To celebrate the existence of this great naturalist, and that friendship prevails between all beings in this world, we quote a short passage from his journal.
The journals of Henry David Thoreau /
The beloved transcendtalist and eco-anarchist Henry David Thoreau would turn 196 years old this year, and because of this, the Brainpickings site is honouring him by selecting some of the most moving passages from his journals. In these texts, Thoreau considers the essence of friendship, what it means to be human and the inextricable connection we have with non-human beings, which are as worthy of our sympathy and respect as our human friends.
To Thoreau, the essence of friendship lies in cultivating true compassion (in the sense of “putting oneself in another’s shoes”). Once, for example, he observed a pinecone he had picked up a few days before, opening in his bedroom. From this apparently mundane event, he extracted a deep meditation on existence and the bonds of compassion, through a squirrel. “That uncanny gift from translating the minutia of the physical world into timeless wisdom on the metaphysical is the defining characteristic of his journal”, writes Maria Popova.
If you would be convinced how differently armed the squirrel is naturally for dealing with pitch pine cones, just try to get one off with your teeth. He who extracts the seeds from a single closed cone with the aid of a knife will be constrained to confess that the squirrel earns his dinner. It is a rugged customer, and will make your fingers bleed. But the squirrel has the key to this conical and spiny chest of many apartments. He sits on a post, vibrating his tail, and twirls it as a plaything.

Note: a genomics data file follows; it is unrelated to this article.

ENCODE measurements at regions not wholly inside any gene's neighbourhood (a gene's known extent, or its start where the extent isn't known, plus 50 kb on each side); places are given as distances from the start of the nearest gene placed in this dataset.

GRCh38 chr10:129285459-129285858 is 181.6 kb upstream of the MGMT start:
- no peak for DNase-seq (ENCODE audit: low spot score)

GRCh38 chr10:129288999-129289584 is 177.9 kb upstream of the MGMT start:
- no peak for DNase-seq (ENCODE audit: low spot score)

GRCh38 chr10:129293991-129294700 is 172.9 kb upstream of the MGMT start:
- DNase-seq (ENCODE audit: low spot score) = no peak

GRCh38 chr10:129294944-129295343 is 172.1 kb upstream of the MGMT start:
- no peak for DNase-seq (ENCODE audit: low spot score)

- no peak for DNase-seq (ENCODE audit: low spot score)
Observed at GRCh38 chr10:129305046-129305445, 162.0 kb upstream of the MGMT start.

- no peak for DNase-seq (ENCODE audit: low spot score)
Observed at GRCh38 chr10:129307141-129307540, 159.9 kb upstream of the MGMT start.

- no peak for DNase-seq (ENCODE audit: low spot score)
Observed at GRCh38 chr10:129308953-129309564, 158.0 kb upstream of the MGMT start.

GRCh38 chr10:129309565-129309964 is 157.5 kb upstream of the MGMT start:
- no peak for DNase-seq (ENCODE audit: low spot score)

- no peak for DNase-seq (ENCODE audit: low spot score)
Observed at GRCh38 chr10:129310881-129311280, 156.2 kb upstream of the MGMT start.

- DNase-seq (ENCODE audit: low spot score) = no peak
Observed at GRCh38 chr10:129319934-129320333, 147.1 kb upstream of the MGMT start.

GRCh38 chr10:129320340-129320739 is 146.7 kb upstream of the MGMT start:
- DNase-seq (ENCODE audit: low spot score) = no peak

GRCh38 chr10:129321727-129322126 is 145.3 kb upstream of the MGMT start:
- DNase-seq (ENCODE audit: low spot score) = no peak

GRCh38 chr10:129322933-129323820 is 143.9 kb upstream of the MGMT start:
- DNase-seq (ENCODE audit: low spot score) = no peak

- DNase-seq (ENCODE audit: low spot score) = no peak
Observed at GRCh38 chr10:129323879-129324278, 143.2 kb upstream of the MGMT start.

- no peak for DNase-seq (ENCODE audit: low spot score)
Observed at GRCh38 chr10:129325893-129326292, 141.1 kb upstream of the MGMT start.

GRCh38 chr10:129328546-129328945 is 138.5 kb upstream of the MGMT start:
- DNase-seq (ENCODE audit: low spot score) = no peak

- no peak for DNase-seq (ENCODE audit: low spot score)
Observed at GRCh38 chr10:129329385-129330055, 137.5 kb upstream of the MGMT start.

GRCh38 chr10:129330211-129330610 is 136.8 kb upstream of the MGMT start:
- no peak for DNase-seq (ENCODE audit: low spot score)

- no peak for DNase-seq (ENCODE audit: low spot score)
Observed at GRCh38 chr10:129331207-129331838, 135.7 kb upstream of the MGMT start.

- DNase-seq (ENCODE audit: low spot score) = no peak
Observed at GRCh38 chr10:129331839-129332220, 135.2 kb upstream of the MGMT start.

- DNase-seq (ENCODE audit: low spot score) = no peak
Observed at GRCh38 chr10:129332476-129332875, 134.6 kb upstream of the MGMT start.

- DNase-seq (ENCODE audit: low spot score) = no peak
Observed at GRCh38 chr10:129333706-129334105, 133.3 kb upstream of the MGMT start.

But so is a man commonly a locked-up chest to us, to open whom, unless we have the key of sympathy, will make our hearts bleed.
This sensibility towards other feeling creatures permeates all of Thoreau’s diaries. After all, he was the one who went to live at Walden moved by the desire to understand the behaviours of nature and the radical correspondence between all visible things and human thoughts.
All parts of nature belong to one head, as the curls of a maiden’s hair. How beautifully flow the seasons as one year, and all streams as one ocean!
The Journal of Henry David Thoreau, 1837-1861 is an absolute beauty. One of those books we visit over and over throughout life seeking written nature and essential reminders. Reminders as valuable as the one quoted in this text.Tagged: Henry David Thoreau, Walden, Thoreau journals, Agents of Change, Warriors & Rebels, writers